But … we need to be realistic. There is such a thing as too much of a good thing. (Unless we’re talking about Mochas, of course!) Once you get to the point where you are Back Squatting well over double bodyweight, the stress on the body is getting a bit ridiculous. If I can get the same benefits to the athlete with a Front Squat, and reduce some of the beating on the body, I’ll take it.
(Never forget that the best strength athletes all have one thing in common: big bones. They have a thicker bone structure for their height than other people of the same height – check out their heads, they’re huge! Along with these big bones comes thicker ligaments, tendons, and other connective tissues. They are BORN to lift heavy stuff and not get hurt doing it. You may or may not be in this group. If I were you, I’d err on the side of safety.)
As I mentioned above, from a coaching perspective, I find the Front Squat to be an easier exercise to teach than the Back Squat. I can get someone to squat deep, with an upright spine, much faster than I can get them to do this with a Back Squat. It is nearly impossible to cheat a Front Squat. If you start to lean too far forward, you will drop it.
People are also more likely to get into the deep bottom position in a Front Squat easier than they are with a Back Squat. Cutting depth is a big problem. The glutes get worked the most in the deepest portion of the squat, the part that is well below parallel. But, depth-cutting happens ALL the time when people back squat. Switch them to a front squat and they magically get a few inches lower!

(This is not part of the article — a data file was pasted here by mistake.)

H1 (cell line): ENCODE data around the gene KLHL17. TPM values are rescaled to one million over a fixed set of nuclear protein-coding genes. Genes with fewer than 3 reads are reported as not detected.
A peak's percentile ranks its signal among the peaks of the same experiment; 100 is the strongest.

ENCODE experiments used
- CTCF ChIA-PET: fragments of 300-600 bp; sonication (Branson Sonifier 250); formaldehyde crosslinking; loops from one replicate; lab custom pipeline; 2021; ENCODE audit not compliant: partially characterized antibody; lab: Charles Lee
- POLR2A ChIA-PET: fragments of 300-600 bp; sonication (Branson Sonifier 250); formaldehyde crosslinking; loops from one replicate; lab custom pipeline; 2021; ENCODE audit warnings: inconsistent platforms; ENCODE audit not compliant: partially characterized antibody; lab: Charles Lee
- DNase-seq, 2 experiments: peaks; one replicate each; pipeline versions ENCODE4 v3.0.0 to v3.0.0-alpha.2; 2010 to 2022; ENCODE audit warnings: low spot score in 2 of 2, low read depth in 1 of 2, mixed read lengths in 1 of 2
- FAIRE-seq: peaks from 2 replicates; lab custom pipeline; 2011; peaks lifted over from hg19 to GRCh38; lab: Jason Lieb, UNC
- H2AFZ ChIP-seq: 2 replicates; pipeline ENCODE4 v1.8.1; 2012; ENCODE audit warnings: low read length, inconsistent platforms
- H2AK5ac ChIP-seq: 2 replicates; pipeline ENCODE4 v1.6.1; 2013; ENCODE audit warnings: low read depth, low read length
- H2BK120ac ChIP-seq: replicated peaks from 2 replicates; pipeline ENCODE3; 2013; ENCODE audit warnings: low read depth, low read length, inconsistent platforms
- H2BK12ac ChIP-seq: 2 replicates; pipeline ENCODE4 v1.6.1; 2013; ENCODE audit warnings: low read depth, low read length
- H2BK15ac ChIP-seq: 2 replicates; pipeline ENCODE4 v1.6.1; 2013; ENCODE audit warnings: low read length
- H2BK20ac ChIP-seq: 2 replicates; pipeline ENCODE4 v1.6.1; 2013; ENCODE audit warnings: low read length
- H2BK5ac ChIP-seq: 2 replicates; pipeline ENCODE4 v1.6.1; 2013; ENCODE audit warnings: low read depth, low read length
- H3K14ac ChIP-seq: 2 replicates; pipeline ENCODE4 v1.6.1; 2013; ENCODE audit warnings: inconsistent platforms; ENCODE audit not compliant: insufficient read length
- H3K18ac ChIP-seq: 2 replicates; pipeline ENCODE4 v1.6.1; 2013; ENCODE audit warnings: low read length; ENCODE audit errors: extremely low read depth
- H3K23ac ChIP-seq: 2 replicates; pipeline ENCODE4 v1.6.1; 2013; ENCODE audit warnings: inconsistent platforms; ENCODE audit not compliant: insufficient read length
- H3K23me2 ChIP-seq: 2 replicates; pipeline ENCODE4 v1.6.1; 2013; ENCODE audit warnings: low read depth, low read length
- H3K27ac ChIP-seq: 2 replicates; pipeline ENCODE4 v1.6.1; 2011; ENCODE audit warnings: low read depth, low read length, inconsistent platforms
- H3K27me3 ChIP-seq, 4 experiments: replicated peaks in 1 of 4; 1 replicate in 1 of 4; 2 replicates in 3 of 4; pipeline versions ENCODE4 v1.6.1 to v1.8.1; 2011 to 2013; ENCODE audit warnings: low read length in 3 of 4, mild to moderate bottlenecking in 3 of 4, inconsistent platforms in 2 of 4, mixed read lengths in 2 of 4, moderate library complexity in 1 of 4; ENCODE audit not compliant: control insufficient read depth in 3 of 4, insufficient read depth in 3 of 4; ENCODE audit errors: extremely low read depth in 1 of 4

For the most part, the Front Squats will cover your bases in the same way that the back squat does. But, to be fair, it isn’t the ideal hamstring builder. We need a specialist. My favorite lift for the hammies is the Romanian Deadlift (RDL, pronounced “Err-Duhls” in my club).
Since the motion is almost exclusively a hinge at the hip, the hamstrings are taking the biggest beating during this lift. I also like that it is a functional movement: we all find ourselves in situations when we are bent way over and have to pick stuff up – a lot. Getting good at it isn’t a bad idea.
The RDL hits the hamstring hard, but it also builds up some necessary strength in other areas relevant to the Olympic lifts: the spinal erectors and low back; the traps and upper back; and your confidence with heavy weights in a precarious position.
However there are a few downsides to be aware of with this lift if you are an Olympic weightlifter. Unlike the Front Squat, the RDL is a killer on the nervous system. Working up really heavy can fry your nervous system, make your hamstrings extremely sore, and make your snatch and clean weights drop for a few days.